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Watch quantum entanglement – IN REAL TIME

Photons do the spooky action dance on YouTube

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It doesn't actually demonstrate any new properties of entanglement, but it's cool anyhow: a group of Austrian physicists have produced a video showing entanglement in real time.

Yep, what Einstein called “spooky action at a distance” is now on YouTube (below).

It took a fair amount of work for the scientists from the University of Vienna and the Austrian Academy of Sciences to assemble the video. The experiment was designed by PhD student Robert Fickler, using an intensified charge-coupled device (ICCD) camera to capture the two ends of the photonic entanglement.

As their http://www.nature.com/srep/2013/130529/srep01914/full/srep01914.html#affil-auth paper in Nature notes, “namely triggered intensified charge coupled device (ICCD) cameras are fast and sensitive enough to image in real-time the effect of the measurement of one photon on its entangled partner.”

The setup is shown below.

The experimental setup

Experimental setup to visualise entanglement. Source: Nature

Two polarisation-entangled photons are produced in the grey box, one sent directly to a detector that triggers the camera, the other sent – with a long enough fibre to match the trigger delay – through a polarising beam splitter, three half-wave plates, a spatial light modulator and a polariser before arriving at the camera.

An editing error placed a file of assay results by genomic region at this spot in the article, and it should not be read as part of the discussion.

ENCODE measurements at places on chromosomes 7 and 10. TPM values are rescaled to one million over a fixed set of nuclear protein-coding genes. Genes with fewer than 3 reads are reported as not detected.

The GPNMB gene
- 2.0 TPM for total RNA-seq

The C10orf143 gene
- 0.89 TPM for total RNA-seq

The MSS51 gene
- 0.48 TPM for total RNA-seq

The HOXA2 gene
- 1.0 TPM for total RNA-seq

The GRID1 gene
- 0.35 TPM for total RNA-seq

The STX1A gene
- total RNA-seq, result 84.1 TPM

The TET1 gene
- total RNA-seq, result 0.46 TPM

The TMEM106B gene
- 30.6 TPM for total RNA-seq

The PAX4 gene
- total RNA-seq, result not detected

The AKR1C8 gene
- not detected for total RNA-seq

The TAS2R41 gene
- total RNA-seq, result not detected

Watch Video

The correspondence between the light and dark areas on the video is showing how the measurement of one photon is affecting the polarisation of the other – in other words, entanglement in action. As the authors write: “the high-contrast minima and maxima shift in very good correspondence to the polarisation angle measured on the partner photon.”

To make sure they weren't just putting their own interpretation on what they saw, the researchers also measured the entanglement: “Since the registered signal of the camera depends linearly on the detected photon number, we determine the average signal per detected photon and its error margin from many single photon events”.

And there is a serious point to all of this: “With this relation between registered signal and corresponding photon number it is possible to spatially analyse any recorded intensity image without the need for individual counting of single photons over a time consuming data acquisition of many sparse images.” ®

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